Howick and Pakuranga Times
Botany and Ormiston Times : Botany and Ormiston Times Thursday June 30 2016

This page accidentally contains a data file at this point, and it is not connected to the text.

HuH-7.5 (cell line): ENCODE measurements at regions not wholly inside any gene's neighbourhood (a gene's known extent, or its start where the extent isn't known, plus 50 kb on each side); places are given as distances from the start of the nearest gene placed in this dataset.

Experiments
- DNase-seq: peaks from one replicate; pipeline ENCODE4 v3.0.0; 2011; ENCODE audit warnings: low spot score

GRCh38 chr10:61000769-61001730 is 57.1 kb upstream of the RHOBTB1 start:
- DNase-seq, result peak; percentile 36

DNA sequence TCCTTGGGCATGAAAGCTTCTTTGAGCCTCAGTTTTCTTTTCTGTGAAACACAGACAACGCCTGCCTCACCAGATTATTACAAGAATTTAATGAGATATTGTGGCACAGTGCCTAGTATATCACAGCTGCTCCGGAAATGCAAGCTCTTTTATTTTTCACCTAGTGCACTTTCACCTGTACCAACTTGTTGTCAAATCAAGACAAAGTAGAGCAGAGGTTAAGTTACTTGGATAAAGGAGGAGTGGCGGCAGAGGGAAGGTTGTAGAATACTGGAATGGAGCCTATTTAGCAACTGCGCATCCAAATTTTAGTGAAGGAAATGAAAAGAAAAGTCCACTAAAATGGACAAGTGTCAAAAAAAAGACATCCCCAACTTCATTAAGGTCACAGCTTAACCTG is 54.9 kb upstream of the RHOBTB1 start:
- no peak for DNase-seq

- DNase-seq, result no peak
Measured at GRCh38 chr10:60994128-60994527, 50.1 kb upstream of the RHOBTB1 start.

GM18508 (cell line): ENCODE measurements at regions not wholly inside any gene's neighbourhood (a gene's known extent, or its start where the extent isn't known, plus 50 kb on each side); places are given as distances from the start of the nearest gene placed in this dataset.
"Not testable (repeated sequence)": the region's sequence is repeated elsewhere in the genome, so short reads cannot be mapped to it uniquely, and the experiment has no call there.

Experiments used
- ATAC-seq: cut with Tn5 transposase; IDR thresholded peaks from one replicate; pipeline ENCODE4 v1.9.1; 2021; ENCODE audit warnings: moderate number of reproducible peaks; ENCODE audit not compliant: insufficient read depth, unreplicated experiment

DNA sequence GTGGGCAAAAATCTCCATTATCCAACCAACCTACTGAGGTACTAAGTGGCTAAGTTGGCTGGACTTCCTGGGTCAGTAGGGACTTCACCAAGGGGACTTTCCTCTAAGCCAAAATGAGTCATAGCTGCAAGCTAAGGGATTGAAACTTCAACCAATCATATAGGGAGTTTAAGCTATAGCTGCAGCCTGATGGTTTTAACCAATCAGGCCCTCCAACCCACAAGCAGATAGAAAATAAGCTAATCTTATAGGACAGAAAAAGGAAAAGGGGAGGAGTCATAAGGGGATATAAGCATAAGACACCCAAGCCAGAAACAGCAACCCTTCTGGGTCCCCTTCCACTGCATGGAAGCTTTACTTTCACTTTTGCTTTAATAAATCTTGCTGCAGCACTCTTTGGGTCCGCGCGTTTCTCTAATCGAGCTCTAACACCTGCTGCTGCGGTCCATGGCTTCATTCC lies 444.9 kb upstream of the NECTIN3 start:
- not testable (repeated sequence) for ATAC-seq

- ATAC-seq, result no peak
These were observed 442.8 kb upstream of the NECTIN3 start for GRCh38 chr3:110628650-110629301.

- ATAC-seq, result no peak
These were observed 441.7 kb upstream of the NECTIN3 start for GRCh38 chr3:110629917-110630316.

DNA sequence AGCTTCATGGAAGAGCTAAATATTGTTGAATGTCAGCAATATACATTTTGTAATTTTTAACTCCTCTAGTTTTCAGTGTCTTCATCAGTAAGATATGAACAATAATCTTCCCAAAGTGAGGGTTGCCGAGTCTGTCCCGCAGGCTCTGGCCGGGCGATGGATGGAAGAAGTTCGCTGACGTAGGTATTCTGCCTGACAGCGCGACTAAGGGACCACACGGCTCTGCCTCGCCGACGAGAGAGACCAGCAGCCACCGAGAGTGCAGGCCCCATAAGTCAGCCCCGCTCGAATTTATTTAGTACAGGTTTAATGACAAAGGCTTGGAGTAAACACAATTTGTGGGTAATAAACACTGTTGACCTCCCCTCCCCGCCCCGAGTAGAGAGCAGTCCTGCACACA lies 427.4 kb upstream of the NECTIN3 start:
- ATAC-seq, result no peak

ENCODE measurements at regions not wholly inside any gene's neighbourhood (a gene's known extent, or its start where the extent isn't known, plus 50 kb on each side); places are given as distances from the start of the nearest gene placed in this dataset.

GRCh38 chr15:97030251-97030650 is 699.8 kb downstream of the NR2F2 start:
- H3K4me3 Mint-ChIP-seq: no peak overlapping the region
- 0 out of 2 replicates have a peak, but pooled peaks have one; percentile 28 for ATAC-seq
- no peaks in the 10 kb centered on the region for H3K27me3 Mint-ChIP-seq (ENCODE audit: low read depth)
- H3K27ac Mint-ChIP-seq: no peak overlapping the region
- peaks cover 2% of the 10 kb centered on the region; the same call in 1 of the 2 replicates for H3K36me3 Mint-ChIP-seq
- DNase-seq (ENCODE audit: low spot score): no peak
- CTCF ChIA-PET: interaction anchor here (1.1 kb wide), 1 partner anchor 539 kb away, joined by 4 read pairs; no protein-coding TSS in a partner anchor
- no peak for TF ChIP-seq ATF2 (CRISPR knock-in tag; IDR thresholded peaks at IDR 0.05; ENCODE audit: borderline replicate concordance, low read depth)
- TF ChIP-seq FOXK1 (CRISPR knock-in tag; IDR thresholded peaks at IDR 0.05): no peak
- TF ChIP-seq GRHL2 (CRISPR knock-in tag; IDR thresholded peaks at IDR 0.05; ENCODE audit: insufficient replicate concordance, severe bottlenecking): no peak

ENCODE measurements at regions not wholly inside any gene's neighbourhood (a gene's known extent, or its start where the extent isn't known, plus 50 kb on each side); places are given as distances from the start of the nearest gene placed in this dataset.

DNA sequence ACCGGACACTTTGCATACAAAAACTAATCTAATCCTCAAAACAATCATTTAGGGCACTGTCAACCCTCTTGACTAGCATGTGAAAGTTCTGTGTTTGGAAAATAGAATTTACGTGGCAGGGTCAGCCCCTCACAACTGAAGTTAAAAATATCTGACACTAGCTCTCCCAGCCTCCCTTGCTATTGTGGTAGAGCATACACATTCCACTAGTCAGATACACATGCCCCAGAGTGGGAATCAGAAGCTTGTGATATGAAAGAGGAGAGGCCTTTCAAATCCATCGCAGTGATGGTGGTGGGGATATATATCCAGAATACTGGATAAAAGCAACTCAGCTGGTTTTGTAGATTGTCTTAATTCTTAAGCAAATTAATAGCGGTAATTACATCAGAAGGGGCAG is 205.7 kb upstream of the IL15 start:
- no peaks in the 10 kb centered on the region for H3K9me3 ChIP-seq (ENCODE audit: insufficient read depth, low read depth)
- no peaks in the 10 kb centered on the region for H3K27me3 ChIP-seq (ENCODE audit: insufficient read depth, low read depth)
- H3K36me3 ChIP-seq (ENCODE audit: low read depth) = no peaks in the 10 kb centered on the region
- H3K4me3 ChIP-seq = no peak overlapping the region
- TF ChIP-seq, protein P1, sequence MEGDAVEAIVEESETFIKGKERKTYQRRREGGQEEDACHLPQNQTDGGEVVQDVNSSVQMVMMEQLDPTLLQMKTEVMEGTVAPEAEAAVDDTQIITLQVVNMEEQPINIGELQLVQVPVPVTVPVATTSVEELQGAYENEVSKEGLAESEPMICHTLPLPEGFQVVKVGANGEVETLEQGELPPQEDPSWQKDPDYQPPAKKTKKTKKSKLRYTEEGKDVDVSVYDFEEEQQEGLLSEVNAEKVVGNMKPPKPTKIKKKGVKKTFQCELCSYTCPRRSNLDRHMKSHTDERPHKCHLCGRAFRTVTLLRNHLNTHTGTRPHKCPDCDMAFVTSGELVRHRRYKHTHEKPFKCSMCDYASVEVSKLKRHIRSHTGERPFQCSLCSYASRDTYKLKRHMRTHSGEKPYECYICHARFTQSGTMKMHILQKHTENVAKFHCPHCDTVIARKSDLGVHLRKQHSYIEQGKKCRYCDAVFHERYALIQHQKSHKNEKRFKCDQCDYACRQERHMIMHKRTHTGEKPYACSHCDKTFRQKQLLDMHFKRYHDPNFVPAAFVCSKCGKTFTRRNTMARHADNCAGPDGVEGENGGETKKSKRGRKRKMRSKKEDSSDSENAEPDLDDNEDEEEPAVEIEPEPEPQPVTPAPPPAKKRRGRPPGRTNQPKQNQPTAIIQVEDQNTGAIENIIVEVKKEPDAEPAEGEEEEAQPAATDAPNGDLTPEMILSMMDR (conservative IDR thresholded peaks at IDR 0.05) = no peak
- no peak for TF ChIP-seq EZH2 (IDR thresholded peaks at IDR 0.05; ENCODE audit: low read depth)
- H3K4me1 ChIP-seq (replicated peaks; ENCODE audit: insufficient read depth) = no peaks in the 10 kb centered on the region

Advertising feature Botany and Ormiston Times, Thursday, June 30, 2016 — 19 We have so much to offer at Pigeon Mountain School – Free weekly programme for under 5’s supporting a happy induction into schooling – Newly redeveloped modern learning spaces – Expertise in student-focused learning based on our highly recognised CARE school values – Strong focus on developing students’ core Literacy and Numeracy ability – Beautiful physical environment with playgrounds, open field space, bush, and orchard areas – High levels of access to digital technology and skilled classroom practitioners – Supportive local community working together for the benefit of our learners Schools visits welcome – please contact our friendly staff to arrange a tour. 22 Wells Road, Bucklands Beach Phone 09 534 9765 Email email@example.com JE0590 • Learn from qualified teachers in a supportive and friendly learning environment • Full time courses (morning and afternoon classes, 20 weeks) • Small class sizes • Practical, social and interactive • Get the best results with focused and supported study • Courses at all levels, for all abilities! • We cover reading, writing, speaking, pronunciation, grammar and vocabulary KC11755 Call us to enquire about childcare or becoming an Educator 0800 543 996 or email firstname.lastname@example.org www.akidzworld.co.nz JE0591 • Quality, affordable, home based childcare • 20 ECE FREE hours for 3-4 year olds • WINZ subsidies available • FREE toy, equipment & resource library • Work from home as an Educator Need Childcare? Want to work from home? JE0662 for all ages Education An 11-year-old ACG Parnell College student has had the once-in-a -lifetime opportunity of playing alongside world-acclaimed pianist Lang Lang. Ashani Waidyatillake, from Dannemora, gained first place for the junior class in the recent 2016 New Zealand Youth Piano Com- petition. This won her the opportunity to play a duet alongside the piano virtuoso in his one- night-only recital at the Civic Theatre in Auck- land. The Year 8 student also won a piano master class with Lang Lang. Ashani started to play the piano when she was three years old. Since then, her many accolades include winning the IRMT NZ piano scholarship in 2015, a high distinction in her Grade 8 ABRSM piano exam, and count- less wins in regional and national piano compe- titions. Lang Lang is a classical music prodigy who has achieved rock-star status in the music world. Ashani said the best thing about playing alongside her hero was feeling the transforma- tive power of music. “Lang Lang has been my idol since I was five years old, as whenever I lis- tened to his music, I could always see the story in my mind.” In New Zealand one child in every 100 is diag- nosed with a condition on the autism spectrum. It can be a stressful time for families coping with the reality of this diagnosis. For parents and caregivers of children with autism spectrum disorder (ASD) making sure children have the right nutrition is a daily chal- lenge. Now researchers at Massey University’s School of Food and Nutrition are investigating if omega-3 and vitamin D can help improve the quality of life for these families, particularly in Howick and Pakuranga. Principal investigator Dr Pamela von Hurst says this is new world-leading research that these New Zealand families can participate in. “The Vitamin D and Omega-3 in Autism (VIDOMA) study will investigate the effect of supplementing vitamin D and omega-3 in 200 children aged two and a half to eight years who have been diagnosed with autism spectrum dis- order. “This is a very new area of research, and we are hoping that families in the Howick and Pak- uranga area will be willing to sign up and partici- pate. Both vitamin D and Omega-3 are known to play a number of roles in brain development, learning, memory and behaviour. We want to find out if supplementing these important nutri- ents can help reduce the severity of the condi- tion, improve the developmental and cognitive profile of these children, and improve the qual- ity of life for these families,” says Dr von Hurst. Internationally, the prevalence of autism appears to be increas- ing, but the cause is unknown, and there is no cure. The research team includes a psycholo- gist, a paediatrician from the Waitemata District Health Board, and staff from the School of Food and Nutrition. The study manager and first point of contact is Mr Owen Mugridge. How does it work? The study will take place over a 12 month period, with children randomly allocated to vitamin D, omega-3, a combina- tion of both, or a placebo which they will take continuously over that period. Children will attend five appointments across the 12 month period at either Massey University’s Auckland campus, North Shore or Waitakere Hospitals. Three blood tests will be taken across the year and analysed. All information collected will be kept strictly confidential. The study has been reviewed and approved by the Health and Disability Ethics Committee: 14/NTA/113. For more information on the study, log on to: www.massey.ac.nz/vidoma Nutrition could help autism Researchers are finding out if omega-3 and vitamin D can help local autistic children Pianist, 11, duets with piano virtuoso Lang Lang ■■ Local girl Ashani Waidyatillake with Chenxiao Chen, first place winner of 16-20 years category, and world-acclaimed pianist Lang Lang.
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